Parexel to go private in $5B Pamplona Capital buyout deal

The CRO is the latest to see a major deal in recent years.

After growing rumors this week, Parexel has become the latest CRO to be bought up as the industry continues its M&A bonanza.

Pamplona Capital Management announced this morning that it will be buying the CRO for $88.10 a share in cash (it ended the day yesterday at just under $84 a share), which works out at around $5 billion (including debt). The CRO will become a private company under the deal and no longer be listed on any public market.

While not a major jump on yesterday’s share price, Pamplona points out that this is a 27.9% premium to the CRO’s unaffected closing stock price on May 5, the last trading day prior to speculation over a deal from the WSJ, which has bumped up its stock.

It’s also a 23.3% premium to its undisturbed 52-week high and comes amid a hum of activity in the CRO space, which has seen major mergers, acquisitions, buyouts and funding for the past two years.

Its shares shot up premarket by 8% this morning, to over $90 a share. The deal is set to be done by the fourth quarter.

Josef von Rickenbach, chairman and CEO of Waltham, MA-based Parexel, said in a statement: “Parexel benefits from a strong operating foundation with expertise and resources to support our clients in their clinical trials around the world. However, as our results over the past year show, the market for biopharmaceutical services is evolving. We believe the more flexible corporate structure afforded by this transaction will better position us to advance Parexel’s strategy in light of these realities and to shape the company to best capitalize on our exciting market opportunities.”

He added: “This transaction and the meaningful value it delivers for our shareholders is a testament to the 19,600 employees who help our clients advance the development and commercialization of new medical therapies worldwide, and we will remain focused on providing our clients with the service and support that have long set Parexel apart.”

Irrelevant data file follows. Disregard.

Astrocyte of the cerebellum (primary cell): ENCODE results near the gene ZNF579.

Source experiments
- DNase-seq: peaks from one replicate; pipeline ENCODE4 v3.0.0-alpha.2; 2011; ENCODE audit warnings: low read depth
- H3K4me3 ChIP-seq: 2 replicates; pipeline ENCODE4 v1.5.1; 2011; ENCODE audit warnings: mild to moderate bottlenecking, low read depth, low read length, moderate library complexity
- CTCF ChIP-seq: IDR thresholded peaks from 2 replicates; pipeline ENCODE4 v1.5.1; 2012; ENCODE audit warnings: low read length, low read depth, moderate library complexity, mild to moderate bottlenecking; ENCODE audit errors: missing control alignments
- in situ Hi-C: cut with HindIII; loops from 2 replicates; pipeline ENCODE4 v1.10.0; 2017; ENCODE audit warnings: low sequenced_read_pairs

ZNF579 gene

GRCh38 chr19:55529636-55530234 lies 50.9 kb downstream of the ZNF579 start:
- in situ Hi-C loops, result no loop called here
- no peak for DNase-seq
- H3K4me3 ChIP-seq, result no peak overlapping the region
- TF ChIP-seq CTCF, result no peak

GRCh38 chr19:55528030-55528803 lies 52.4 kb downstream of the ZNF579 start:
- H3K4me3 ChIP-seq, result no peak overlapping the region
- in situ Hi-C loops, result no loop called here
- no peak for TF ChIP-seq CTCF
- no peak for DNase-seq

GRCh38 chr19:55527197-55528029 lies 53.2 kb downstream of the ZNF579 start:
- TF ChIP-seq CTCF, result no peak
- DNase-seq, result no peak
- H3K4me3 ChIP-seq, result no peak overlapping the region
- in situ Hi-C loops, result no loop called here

Parexel has just under 20,000 employees and made $605 million in revenue in the March quarter, according to its financials. But has been in the process of slimming down, as the CRO has had several rounds of job cuts since it dialed down its 2016 outlook in 2015. Those include 850 jobs announced 2015, in order to save about $20 million to $30 million a year from 2016, plus 1,100 to 1,200 worldwide announced just a few months ago, amid the buyout rumors.

Jeremy Gelber, M.D., partner at Pamplona, said in the statement: “We have great respect for the global leadership that Josef and the talented employees at Parexel have built. We are excited to partner with a company and a team that have a strong track record in helping to successfully navigate the complexities innate to the biopharmaceutical industry and bring new therapies to market.”

Pamplona, a 12-year-old private-equity firm, has bases in London and New York and has raised five funds with over €7 billion ($7.8 billion) of capital commitments, with an eye to healthcare-services companies.